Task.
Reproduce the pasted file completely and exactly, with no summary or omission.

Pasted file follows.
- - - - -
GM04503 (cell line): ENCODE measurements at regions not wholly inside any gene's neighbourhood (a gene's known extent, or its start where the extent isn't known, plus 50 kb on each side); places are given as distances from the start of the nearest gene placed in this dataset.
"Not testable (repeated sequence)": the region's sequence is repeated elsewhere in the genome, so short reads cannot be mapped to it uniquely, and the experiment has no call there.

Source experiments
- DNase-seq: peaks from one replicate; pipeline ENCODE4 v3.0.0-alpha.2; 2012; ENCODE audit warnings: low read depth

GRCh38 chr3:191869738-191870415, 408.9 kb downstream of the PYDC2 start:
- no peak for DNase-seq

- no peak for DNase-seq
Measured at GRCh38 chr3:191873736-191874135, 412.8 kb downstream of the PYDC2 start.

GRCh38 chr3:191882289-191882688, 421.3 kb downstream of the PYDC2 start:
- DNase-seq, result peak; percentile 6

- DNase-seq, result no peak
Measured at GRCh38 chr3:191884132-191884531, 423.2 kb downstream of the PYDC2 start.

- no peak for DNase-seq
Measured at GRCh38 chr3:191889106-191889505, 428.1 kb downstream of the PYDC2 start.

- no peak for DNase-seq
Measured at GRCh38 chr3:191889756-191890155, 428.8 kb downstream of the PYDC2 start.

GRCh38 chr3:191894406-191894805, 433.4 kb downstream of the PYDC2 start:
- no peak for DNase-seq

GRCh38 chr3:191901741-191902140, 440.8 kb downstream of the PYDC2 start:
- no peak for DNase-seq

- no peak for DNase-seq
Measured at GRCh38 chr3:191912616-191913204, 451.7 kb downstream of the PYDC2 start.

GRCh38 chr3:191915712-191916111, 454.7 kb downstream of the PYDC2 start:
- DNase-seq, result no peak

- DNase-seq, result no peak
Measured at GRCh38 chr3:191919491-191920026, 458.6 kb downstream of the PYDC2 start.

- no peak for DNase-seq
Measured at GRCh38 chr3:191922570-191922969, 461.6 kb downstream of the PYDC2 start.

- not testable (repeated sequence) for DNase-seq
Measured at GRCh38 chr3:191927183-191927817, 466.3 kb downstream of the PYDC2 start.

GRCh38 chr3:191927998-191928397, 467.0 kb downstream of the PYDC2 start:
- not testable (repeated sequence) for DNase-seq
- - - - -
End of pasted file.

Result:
GM04503 (cell line): ENCODE measurements at regions not wholly inside any gene's neighbourhood (a gene's known extent, or its start where the extent isn't known, plus 50 kb on each side); places are given as distances from the start of the nearest gene placed in this dataset.
"Not testable (repeated sequence)": the region's sequence is repeated elsewhere in the genome, so short reads cannot be mapped to it uniquely, and the experiment has no call there.

Source experiments
- DNase-seq: peaks from one replicate; pipeline ENCODE4 v3.0.0-alpha.2; 2012; ENCODE audit warnings: low read depth

GRCh38 chr3:191869738-191870415, 408.9 kb downstream of the PYDC2 start:
- no peak for DNase-seq

- no peak for DNase-seq
Measured at GRCh38 chr3:191873736-191874135, 412.8 kb downstream of the PYDC2 start.

GRCh38 chr3:191882289-191882688, 421.3 kb downstream of the PYDC2 start:
- DNase-seq, result peak; percentile 6

- DNase-seq, result no peak
Measured at GRCh38 chr3:191884132-191884531, 423.2 kb downstream of the PYDC2 start.

- no peak for DNase-seq
Measured at GRCh38 chr3:191889106-191889505, 428.1 kb downstream of the PYDC2 start.

- no peak for DNase-seq
Measured at GRCh38 chr3:191889756-191890155, 428.8 kb downstream of the PYDC2 start.

GRCh38 chr3:191894406-191894805, 433.4 kb downstream of the PYDC2 start:
- no peak for DNase-seq

GRCh38 chr3:191901741-191902140, 440.8 kb downstream of the PYDC2 start:
- no peak for DNase-seq

- no peak for DNase-seq
Measured at GRCh38 chr3:191912616-191913204, 451.7 kb downstream of the PYDC2 start.

GRCh38 chr3:191915712-191916111, 454.7 kb downstream of the PYDC2 start:
- DNase-seq, result no peak

- DNase-seq, result no peak
Measured at GRCh38 chr3:191919491-191920026, 458.6 kb downstream of the PYDC2 start.

- no peak for DNase-seq
Measured at GRCh38 chr3:191922570-191922969, 461.6 kb downstream of the PYDC2 start.

- not testable (repeated sequence) for DNase-seq
Measured at GRCh38 chr3:191927183-191927817, 466.3 kb downstream of the PYDC2 start.

GRCh38 chr3:191927998-191928397, 467.0 kb downstream of the PYDC2 start:
- not testable (repeated sequence) for DNase-seq